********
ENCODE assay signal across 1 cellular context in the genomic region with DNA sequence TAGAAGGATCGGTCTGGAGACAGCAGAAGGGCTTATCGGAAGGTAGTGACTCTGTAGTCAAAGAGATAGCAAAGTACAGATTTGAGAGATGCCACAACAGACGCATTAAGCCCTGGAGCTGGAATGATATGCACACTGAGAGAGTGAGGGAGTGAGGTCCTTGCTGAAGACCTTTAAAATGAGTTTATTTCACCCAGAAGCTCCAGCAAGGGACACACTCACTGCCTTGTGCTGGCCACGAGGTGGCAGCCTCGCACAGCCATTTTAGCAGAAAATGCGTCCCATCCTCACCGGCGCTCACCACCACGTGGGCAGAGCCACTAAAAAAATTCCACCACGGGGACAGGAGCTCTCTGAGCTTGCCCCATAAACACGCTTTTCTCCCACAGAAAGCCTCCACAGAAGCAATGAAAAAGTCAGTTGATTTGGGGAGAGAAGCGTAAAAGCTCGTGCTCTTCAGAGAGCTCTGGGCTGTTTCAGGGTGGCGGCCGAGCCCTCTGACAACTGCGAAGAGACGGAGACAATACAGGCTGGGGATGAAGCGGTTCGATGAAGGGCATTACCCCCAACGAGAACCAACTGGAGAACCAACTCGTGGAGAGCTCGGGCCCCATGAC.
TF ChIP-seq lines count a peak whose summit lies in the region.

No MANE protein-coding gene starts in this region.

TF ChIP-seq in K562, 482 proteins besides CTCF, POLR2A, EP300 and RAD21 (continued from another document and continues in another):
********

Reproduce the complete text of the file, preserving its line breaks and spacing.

ENCODE assay signal across 1 cellular context in the genomic region with DNA sequence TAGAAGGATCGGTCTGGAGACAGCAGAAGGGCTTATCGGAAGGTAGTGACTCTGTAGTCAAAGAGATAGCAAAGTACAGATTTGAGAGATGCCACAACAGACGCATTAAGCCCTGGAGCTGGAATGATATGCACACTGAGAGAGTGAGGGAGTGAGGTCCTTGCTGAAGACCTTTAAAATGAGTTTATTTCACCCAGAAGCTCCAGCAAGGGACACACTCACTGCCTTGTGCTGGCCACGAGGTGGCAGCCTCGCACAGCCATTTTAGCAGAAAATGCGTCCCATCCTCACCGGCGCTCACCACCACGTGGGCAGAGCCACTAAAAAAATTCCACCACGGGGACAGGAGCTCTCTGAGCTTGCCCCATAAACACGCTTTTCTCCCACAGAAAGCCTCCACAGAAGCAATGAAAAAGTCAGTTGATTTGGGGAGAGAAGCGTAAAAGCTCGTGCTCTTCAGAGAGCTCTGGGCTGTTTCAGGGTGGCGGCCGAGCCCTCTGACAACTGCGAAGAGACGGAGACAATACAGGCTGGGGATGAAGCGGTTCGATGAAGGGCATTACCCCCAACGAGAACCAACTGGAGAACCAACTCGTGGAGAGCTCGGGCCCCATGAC.
TF ChIP-seq lines count a peak whose summit lies in the region.

No MANE protein-coding gene starts in this region.

TF ChIP-seq in K562, 482 proteins besides CTCF, POLR2A, EP300 and RAD21 (continued from another document and continues in another):